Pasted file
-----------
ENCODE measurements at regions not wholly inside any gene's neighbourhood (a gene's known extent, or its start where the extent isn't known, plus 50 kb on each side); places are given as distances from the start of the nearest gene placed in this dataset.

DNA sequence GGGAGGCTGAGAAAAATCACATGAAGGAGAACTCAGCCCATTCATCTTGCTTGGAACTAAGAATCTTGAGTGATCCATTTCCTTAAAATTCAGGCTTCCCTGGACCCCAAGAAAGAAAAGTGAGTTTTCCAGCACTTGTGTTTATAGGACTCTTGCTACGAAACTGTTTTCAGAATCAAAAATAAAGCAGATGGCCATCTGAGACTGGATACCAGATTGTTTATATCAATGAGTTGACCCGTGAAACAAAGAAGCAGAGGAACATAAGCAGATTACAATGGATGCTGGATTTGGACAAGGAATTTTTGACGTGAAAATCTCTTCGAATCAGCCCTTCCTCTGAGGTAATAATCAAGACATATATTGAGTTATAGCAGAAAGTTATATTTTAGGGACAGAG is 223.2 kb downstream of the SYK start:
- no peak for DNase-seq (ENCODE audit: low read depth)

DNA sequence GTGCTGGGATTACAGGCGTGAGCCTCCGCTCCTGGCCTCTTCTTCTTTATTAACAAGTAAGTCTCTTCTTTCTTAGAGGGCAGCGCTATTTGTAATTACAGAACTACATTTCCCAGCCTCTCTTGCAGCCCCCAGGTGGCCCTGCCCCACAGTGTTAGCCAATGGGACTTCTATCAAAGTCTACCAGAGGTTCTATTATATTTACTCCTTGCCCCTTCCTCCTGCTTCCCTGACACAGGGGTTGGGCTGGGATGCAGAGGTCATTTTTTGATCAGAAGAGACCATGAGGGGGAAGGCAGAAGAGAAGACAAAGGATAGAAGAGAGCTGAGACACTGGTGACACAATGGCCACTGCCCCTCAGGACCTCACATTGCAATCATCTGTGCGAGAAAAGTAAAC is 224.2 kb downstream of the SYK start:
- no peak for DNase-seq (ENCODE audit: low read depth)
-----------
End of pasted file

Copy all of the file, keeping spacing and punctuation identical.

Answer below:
ENCODE measurements at regions not wholly inside any gene's neighbourhood (a gene's known extent, or its start where the extent isn't known, plus 50 kb on each side); places are given as distances from the start of the nearest gene placed in this dataset.

DNA sequence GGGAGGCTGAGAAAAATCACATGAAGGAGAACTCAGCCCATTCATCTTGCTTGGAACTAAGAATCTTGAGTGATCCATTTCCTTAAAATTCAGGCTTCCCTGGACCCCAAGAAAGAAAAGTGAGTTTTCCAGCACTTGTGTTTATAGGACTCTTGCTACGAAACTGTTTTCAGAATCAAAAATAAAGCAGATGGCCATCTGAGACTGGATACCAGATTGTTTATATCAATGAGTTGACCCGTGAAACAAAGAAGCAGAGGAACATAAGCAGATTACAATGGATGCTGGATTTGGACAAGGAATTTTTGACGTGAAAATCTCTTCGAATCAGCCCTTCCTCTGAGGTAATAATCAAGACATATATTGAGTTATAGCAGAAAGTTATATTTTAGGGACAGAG is 223.2 kb downstream of the SYK start:
- no peak for DNase-seq (ENCODE audit: low read depth)

DNA sequence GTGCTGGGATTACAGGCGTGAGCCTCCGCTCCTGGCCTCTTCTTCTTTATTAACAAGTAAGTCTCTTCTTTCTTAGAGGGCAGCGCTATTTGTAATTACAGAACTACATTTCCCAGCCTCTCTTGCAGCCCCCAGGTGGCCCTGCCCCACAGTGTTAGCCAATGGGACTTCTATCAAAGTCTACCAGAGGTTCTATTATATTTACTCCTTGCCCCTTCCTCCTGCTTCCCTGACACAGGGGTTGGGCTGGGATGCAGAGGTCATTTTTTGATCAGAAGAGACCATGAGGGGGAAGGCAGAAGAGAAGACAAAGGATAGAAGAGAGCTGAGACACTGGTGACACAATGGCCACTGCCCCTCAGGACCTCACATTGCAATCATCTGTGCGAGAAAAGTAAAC is 224.2 kb downstream of the SYK start:
- no peak for DNase-seq (ENCODE audit: low read depth)